I was at a continuing education seminar this weekend where treating inflammation was a key concept. The speaker, a well respected practitioner with over 25 years of clinical experience, mentioned a recent LA Times article conveying recent claims that coffee is not bad for us, and that it may in fact be good in some situations. I was right along with the rest of the crowd in a collective gasp of horror that such a travesty would be printed. As holistic health practitioners we try our best to make sure that we have the knowledge and experience to help educate our clients on how to be well and stay healthy. Coffee is at the top of the “cut it out” list that many of us give to our patients, along with things like soda pop and cigarettes.
Well, it looks like I was wrong. I decided to read the article for a blog entry; a blog entry that was supposed to back my current belief that coffee is bad for us and that it creates systemic inflammation that leads to all sorts of health problems. The problem was, I could not find research that has come out in the last 3 years to support that. In fact, the research that came up in my pubMed “coffee and health” search, “coffee and cardiovascular disease” search, and “coffee and cancer” search lacked any evidence that coffee can be implicated in heart disease, stroke, cancer, diabetes, early death, etc… There was also research that showed that in some cases coffee actually decreased the likelihood of liver cancer and stroke. I did manage to find one article that stated high coffee consumption increased the bad cholesterol (LDL) in women.
The LA Times article talks to Rob van Dam, “coffee researcher and epidemiologist at the Harvard School of Public Health”, who states that most of the older research is full of problems that wrongly implicate coffee in a myriad of disease processes. (This is why I limited my search to only the last 3 years). His actual review can be found on pubMed Here.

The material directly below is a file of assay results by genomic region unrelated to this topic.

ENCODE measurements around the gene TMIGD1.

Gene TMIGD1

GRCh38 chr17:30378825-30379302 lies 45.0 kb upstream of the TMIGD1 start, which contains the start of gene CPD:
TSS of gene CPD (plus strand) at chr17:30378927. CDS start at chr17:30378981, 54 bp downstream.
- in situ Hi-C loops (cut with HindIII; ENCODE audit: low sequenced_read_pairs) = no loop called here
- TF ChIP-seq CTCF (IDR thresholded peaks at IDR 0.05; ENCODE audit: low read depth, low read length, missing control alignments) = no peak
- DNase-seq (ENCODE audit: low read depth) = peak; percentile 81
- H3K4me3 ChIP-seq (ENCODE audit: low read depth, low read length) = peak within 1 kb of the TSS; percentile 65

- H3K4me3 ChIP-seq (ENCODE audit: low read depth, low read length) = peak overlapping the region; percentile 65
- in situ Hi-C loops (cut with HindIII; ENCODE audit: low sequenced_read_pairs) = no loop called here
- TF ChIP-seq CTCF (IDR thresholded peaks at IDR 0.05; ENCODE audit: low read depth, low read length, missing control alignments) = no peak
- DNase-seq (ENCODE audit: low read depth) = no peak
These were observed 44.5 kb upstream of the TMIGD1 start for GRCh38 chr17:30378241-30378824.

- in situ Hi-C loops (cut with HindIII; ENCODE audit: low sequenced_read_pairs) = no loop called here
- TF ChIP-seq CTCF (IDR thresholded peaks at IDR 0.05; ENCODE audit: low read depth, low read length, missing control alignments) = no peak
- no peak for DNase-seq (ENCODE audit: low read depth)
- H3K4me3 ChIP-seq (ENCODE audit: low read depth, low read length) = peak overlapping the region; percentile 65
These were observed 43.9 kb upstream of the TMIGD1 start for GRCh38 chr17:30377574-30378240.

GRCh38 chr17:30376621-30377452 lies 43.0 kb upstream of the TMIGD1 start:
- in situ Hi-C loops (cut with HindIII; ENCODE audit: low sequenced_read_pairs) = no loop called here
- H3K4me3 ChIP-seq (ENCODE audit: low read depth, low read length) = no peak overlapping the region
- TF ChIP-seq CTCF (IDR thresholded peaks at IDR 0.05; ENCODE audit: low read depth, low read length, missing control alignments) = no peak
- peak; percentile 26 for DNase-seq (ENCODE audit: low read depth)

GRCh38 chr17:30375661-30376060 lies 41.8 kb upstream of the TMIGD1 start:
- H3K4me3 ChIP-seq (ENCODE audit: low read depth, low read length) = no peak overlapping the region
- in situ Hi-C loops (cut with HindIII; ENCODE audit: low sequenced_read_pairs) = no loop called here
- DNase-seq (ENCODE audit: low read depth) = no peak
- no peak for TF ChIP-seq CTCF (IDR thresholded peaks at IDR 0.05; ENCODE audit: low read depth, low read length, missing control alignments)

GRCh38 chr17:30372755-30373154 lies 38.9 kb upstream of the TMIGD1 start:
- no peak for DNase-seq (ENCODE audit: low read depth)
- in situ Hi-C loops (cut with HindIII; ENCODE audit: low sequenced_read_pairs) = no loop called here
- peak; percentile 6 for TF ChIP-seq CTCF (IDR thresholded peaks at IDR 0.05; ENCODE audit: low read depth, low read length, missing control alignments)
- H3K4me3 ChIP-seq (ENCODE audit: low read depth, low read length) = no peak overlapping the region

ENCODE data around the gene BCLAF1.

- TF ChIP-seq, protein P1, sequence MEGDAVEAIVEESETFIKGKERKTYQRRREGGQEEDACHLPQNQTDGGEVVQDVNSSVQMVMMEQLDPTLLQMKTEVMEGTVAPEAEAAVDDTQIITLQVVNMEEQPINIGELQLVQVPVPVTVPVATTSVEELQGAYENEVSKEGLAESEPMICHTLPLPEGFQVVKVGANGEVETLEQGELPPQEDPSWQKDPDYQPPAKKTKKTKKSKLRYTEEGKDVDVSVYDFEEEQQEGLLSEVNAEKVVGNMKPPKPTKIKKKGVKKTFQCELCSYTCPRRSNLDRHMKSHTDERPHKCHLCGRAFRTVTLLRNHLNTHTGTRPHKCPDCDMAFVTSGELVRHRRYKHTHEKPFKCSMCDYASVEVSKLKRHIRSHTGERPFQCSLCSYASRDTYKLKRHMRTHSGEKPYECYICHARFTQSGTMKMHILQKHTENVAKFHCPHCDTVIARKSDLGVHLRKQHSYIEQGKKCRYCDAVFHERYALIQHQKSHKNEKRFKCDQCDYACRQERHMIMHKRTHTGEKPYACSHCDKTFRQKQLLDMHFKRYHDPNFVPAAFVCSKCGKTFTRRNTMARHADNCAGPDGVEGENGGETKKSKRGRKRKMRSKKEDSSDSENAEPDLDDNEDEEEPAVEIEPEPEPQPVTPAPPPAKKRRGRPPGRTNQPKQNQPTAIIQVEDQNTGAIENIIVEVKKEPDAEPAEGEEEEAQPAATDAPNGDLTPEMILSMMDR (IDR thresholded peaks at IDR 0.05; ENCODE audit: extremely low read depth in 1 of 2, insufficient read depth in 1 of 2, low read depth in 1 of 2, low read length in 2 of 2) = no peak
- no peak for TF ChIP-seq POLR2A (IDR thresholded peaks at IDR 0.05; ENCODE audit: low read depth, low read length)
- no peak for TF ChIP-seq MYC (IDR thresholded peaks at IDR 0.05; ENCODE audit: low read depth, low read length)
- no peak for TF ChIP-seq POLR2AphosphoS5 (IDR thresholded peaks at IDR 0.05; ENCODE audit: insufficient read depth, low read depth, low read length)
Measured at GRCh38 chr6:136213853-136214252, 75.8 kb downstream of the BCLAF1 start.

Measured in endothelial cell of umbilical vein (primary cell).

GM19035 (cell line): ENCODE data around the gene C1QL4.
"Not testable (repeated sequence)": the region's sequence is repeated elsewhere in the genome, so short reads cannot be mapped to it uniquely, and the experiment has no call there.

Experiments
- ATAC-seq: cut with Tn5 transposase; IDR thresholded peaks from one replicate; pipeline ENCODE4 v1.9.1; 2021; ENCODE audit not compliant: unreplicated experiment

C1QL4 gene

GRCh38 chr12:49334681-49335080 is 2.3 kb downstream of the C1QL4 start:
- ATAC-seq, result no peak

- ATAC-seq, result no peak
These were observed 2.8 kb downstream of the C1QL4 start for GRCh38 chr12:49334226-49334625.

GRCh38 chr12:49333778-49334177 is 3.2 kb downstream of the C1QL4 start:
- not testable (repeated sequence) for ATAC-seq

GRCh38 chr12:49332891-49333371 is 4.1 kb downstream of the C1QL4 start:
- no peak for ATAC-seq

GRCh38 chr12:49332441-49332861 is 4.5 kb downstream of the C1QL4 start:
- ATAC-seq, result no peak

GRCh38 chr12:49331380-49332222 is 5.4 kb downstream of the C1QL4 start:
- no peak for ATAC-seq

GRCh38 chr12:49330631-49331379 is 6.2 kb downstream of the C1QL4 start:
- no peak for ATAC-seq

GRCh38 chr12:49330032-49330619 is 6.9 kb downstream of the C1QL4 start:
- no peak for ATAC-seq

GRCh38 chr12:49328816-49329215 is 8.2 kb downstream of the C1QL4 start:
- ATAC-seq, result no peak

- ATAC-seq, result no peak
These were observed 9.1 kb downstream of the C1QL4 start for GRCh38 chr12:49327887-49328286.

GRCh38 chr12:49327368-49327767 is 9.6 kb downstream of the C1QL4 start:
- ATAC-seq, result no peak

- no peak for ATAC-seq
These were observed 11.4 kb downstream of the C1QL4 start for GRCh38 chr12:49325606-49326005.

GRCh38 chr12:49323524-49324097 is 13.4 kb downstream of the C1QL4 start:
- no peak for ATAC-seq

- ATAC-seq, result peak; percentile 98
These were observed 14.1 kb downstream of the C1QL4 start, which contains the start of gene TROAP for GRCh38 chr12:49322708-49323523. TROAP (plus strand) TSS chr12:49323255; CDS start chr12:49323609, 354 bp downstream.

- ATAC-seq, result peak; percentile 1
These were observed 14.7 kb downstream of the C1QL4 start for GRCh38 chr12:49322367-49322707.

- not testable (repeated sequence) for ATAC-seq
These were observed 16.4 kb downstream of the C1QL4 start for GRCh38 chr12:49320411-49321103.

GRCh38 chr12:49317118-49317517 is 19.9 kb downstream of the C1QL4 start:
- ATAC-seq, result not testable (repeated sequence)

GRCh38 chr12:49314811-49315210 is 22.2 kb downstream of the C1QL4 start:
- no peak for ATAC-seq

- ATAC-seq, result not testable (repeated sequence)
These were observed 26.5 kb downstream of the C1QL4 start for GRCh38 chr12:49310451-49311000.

Not convinced? Here are links to some other pubMed summaries to help you learn more:
Now, even with all of that said, there are a few considerations that need to be taken into account:
1) I did not look at the full text of the studies to see the methodology, so I make no claims as to the quality of the studies.
2) The studies were not looking at the type of coffee most people purchase from the corner chain store which contain a host of other substances detrimental to health like sugar, cream and flavorings. These studies typically use good ol’ pressed black coffee.
3) This new (to me at least) information is another reminder that we need to remain open minded and flexible in light of new research, while remaining skeptical enough to look deeper and learn more.
4) The next obvious question for me is “why did we assume coffee was so bad, and where were we wrong in incorporating that idea into our holistic health theory”? Here is what I, and many other practitioners, have believed (or still believe): that coffee has some innate property that causes inflammation, which is thought of as heat in oriental medicine. The heat manifests as an increase in heart rate as one example; and can cause all manner of pathological problems. Why have I accepted that idea when the basic properties of coffee have always been staring me in the face: bitter and astringent. Both properties in oriental medicine can actually counter heat, while bitter helps resolve dampness (which can manifest as edema or pain for example) and the astringent property holds and protects vital energies and fluids. It seems that even from the oriental medicine paradigm, coffee may be innately balanced. However, there are still plenty of articles written by top practitioners in my field that delve more deeply into the properties and side effects of coffee. If they see problems associated with coffee consumption, then who is missing something, the conventional researchers or the oriental medical theorists? Food for thought.
5) Where does this recent research fit into the long held holistic health belief that prolonged coffee use taxes the adrenals which can lead to “adrenal exhaustion” (which has not been recognized by conventional medicine)? That I think will be left to another thinker.
In the meantime, I’m going to go consider this new information over a cuppa joe.